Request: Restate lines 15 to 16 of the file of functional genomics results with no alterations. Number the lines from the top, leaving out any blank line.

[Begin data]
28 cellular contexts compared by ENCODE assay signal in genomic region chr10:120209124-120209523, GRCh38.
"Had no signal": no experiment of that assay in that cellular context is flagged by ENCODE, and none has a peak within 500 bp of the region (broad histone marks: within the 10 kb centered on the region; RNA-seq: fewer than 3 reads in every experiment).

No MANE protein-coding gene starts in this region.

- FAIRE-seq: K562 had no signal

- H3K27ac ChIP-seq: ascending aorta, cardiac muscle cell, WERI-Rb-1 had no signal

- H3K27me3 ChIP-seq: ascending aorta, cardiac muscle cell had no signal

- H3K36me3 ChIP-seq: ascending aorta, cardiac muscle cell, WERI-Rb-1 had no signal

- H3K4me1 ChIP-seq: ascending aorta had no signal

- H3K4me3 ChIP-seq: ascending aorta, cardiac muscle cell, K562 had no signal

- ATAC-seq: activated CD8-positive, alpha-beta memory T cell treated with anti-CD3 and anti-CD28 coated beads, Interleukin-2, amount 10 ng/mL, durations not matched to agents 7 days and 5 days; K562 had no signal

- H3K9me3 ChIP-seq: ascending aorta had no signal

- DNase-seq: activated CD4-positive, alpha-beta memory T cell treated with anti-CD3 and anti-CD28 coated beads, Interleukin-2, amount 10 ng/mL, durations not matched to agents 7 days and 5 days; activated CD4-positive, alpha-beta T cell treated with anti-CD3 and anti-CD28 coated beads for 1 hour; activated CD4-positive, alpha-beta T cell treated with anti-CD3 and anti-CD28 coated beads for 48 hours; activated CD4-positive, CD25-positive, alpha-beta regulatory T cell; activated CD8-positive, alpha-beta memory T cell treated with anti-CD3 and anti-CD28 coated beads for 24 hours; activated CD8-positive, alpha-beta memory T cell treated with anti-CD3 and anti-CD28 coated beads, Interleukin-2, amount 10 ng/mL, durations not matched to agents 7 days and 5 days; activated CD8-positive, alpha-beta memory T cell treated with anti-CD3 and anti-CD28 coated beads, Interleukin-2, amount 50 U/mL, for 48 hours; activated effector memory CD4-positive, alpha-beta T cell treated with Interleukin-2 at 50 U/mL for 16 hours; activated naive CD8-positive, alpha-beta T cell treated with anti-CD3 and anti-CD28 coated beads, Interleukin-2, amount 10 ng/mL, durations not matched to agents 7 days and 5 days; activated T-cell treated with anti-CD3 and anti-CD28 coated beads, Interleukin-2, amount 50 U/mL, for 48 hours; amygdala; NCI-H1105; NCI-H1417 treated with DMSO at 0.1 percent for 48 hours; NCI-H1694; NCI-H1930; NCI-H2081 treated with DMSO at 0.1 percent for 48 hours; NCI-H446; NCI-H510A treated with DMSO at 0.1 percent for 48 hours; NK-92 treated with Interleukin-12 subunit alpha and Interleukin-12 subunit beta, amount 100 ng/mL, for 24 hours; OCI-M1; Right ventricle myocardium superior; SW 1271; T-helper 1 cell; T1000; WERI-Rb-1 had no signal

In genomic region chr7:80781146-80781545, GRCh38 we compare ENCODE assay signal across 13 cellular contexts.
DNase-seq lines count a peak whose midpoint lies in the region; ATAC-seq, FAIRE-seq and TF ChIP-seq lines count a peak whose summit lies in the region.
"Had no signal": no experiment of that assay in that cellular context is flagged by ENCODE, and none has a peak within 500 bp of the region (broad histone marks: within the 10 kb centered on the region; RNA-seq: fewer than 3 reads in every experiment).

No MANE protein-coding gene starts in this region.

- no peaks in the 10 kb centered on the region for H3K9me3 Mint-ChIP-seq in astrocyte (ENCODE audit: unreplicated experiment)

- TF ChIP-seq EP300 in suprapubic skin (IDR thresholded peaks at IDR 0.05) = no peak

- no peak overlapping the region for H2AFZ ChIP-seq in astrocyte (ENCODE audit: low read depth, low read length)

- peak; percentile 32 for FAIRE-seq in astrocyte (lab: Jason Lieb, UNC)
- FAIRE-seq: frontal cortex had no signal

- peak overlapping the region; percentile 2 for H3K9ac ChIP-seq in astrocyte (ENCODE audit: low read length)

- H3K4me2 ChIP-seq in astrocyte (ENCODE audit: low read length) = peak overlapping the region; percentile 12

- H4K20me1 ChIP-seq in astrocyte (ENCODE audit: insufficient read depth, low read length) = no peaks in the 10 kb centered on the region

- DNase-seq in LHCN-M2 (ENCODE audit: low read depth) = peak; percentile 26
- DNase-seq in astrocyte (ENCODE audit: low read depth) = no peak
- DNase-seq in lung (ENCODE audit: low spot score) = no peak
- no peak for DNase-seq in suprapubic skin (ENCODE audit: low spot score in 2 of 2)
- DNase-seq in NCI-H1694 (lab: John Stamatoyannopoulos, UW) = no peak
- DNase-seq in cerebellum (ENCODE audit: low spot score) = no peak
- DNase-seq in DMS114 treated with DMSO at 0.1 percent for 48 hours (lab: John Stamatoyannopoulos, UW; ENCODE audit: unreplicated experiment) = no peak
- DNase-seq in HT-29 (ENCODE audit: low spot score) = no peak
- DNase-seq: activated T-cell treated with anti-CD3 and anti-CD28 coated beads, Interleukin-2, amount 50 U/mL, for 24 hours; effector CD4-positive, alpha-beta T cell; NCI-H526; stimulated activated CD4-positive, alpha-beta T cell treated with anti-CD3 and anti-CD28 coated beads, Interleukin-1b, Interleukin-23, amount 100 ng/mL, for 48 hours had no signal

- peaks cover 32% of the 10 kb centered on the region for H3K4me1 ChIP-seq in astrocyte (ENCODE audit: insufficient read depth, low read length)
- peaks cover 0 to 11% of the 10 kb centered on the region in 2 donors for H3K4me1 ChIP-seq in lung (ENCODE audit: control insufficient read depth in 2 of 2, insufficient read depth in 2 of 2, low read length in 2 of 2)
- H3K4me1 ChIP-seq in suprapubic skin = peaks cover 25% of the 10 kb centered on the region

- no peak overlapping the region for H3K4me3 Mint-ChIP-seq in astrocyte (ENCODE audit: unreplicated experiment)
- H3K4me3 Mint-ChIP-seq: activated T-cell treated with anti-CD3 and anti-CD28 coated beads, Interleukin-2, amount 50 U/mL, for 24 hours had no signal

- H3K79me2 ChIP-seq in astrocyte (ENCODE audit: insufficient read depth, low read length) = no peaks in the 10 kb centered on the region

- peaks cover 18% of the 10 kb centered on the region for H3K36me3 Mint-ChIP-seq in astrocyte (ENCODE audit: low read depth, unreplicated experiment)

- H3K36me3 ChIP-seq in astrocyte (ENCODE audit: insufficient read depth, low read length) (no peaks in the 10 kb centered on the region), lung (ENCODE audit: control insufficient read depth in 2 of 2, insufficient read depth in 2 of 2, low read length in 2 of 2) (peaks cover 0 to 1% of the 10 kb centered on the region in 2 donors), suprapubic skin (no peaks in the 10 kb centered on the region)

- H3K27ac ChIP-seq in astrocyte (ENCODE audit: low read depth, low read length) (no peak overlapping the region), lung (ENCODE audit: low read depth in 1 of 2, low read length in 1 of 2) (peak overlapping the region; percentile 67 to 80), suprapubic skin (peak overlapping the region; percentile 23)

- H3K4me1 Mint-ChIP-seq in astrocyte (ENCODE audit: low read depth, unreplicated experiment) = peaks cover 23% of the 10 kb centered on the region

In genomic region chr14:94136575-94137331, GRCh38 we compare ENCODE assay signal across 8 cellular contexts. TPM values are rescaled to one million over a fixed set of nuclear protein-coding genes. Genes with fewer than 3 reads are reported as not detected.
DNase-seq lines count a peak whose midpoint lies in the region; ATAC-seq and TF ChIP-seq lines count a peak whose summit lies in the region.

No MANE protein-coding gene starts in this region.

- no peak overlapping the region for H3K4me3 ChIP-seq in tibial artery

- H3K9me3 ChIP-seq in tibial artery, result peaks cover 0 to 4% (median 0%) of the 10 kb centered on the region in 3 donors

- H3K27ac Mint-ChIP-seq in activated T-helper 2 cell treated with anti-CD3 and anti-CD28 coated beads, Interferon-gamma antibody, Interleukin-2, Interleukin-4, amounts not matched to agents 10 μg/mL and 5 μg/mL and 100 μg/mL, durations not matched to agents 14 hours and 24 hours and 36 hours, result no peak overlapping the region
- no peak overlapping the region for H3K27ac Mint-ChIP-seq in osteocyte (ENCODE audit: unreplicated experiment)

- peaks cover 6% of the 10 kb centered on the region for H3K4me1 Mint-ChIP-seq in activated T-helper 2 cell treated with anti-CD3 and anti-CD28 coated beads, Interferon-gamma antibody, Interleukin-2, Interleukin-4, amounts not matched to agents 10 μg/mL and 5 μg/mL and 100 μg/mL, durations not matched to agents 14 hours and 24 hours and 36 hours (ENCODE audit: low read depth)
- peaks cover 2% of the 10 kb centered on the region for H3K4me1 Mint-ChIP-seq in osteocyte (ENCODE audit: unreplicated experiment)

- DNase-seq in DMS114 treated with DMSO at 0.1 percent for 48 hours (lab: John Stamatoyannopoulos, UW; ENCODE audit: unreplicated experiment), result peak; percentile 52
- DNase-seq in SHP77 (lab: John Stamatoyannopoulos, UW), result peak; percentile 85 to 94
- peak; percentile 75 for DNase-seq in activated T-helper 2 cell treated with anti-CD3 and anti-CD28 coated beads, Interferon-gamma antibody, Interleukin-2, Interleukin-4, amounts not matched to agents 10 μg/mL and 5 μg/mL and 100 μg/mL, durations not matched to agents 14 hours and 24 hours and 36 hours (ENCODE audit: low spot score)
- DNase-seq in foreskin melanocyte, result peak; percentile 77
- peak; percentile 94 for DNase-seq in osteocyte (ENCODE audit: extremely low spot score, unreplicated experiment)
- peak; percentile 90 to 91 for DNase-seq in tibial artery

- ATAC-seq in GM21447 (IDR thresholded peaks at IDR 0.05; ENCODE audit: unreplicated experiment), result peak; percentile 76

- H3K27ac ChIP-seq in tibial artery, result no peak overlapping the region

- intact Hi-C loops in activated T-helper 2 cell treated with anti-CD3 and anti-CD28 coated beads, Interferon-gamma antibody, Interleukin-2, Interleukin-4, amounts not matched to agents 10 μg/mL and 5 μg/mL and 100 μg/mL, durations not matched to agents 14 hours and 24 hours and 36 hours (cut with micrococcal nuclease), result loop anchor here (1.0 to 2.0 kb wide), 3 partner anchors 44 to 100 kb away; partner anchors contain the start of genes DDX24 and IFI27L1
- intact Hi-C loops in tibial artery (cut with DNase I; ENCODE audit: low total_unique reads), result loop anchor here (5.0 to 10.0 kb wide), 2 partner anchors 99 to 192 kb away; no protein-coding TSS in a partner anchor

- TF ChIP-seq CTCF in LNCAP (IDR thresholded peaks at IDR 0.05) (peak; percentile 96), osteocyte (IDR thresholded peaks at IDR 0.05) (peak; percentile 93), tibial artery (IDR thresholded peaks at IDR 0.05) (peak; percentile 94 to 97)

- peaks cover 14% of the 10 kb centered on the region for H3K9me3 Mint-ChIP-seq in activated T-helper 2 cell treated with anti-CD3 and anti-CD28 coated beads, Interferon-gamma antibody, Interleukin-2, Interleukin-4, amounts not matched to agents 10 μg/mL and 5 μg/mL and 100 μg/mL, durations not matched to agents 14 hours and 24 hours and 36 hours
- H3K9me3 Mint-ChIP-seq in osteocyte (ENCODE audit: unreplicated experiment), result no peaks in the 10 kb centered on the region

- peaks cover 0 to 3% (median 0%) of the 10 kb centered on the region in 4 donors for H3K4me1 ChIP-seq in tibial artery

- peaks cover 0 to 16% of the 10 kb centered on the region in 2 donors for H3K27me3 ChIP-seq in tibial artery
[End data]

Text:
"Had no signal": no experiment of that assay in that cellular context is flagged by ENCODE, and none has a peak within 500 bp of the region (broad histone marks: within the 10 kb centered on the region; RNA-seq: fewer than 3 reads in every experiment).

No MANE protein-coding gene starts in this region.